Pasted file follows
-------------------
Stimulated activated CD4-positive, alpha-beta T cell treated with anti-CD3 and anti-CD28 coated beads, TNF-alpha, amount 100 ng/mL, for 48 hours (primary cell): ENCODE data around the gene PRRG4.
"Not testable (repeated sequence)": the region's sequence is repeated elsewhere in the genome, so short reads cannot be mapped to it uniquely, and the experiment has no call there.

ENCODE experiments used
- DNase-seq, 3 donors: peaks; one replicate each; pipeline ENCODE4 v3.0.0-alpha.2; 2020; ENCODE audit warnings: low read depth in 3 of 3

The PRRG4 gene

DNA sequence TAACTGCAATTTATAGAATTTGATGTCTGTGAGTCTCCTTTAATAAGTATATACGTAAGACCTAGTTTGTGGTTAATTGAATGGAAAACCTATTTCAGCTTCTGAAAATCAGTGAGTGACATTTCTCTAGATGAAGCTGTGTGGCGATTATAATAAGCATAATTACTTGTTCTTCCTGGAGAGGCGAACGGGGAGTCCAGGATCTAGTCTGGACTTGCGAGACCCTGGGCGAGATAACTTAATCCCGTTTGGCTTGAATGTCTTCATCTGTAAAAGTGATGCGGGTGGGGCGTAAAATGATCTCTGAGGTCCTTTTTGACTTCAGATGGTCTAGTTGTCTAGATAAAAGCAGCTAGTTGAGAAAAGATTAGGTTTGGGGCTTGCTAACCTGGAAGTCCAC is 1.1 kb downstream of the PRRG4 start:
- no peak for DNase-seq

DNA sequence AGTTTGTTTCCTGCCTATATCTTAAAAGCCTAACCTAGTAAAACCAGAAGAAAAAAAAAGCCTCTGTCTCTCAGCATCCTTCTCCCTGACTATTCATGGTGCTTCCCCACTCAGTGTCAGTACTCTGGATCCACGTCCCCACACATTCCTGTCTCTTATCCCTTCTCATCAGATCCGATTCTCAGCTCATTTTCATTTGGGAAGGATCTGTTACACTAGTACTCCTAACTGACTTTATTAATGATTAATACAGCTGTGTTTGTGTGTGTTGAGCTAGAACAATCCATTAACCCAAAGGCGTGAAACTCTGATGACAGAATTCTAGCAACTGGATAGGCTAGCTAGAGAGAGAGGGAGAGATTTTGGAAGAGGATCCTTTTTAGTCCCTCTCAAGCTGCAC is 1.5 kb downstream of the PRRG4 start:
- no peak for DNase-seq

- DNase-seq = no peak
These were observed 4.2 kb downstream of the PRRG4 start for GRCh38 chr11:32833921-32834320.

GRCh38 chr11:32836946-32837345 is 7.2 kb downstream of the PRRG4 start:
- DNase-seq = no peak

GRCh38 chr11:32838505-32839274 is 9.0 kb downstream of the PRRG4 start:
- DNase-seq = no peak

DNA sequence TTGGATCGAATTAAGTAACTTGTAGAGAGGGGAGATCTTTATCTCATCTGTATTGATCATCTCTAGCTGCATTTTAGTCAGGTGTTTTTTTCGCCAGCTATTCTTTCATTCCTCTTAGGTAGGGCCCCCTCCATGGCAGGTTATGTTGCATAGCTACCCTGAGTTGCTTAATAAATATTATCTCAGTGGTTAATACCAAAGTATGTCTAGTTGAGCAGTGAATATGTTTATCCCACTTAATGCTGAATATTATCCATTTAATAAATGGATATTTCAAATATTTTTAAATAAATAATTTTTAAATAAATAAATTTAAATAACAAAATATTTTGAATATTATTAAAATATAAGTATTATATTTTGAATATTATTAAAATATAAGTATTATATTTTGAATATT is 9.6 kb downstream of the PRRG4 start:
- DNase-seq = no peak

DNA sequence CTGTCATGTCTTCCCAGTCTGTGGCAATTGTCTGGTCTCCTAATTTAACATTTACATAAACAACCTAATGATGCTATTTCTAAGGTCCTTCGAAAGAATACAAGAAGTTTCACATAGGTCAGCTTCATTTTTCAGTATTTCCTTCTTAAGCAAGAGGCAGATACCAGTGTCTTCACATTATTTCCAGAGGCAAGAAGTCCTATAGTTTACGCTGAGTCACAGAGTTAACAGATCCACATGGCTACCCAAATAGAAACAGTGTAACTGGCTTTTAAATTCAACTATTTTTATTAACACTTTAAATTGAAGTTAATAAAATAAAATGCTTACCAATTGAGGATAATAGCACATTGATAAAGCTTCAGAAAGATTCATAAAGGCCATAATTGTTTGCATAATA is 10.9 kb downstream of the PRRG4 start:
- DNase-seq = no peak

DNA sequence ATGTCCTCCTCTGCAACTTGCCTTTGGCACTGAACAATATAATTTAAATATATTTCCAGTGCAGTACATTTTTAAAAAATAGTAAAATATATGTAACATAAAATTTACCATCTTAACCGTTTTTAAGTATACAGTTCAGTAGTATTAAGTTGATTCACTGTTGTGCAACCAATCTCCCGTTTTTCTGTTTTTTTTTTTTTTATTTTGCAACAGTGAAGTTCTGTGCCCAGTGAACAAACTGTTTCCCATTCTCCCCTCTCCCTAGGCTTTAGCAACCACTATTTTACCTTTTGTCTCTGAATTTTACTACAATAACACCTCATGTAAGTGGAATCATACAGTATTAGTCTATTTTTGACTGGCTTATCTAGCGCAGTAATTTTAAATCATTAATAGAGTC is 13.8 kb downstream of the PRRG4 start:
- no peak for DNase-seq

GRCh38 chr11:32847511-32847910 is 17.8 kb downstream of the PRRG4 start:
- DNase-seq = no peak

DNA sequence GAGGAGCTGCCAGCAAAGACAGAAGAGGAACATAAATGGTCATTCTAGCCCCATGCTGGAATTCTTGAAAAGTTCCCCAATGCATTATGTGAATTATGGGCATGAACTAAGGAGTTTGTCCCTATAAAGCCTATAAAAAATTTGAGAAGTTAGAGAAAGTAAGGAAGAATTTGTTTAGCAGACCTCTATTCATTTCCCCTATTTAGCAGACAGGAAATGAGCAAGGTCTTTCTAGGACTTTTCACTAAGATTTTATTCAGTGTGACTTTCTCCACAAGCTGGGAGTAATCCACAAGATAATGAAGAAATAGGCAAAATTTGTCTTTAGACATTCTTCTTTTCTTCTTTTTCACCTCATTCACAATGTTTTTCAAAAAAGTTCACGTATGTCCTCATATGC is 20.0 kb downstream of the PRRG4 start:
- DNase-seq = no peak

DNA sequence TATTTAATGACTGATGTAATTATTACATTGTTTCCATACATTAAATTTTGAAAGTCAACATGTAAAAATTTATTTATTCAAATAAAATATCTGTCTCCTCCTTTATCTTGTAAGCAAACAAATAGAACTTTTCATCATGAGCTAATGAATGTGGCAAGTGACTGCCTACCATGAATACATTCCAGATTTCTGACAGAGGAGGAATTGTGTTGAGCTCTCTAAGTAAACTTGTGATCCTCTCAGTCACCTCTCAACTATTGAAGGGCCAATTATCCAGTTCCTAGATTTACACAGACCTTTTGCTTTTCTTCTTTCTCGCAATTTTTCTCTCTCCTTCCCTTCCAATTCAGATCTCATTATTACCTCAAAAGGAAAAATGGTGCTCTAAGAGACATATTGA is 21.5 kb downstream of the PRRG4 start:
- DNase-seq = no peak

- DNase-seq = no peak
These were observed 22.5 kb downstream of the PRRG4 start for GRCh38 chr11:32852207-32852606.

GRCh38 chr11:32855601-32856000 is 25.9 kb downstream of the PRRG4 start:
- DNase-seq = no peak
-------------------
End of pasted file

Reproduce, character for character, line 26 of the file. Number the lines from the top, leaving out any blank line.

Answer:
DNA sequence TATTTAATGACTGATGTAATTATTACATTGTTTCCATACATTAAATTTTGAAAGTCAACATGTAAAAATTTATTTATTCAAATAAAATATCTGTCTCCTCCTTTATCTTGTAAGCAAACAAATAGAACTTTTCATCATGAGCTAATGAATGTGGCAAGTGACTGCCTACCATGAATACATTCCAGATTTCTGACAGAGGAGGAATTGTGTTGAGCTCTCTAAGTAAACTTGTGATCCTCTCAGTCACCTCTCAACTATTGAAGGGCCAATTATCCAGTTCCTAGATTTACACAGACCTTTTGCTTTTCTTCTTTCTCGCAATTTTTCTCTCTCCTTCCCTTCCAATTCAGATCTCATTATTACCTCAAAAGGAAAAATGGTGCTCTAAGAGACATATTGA is 21.5 kb downstream of the PRRG4 start: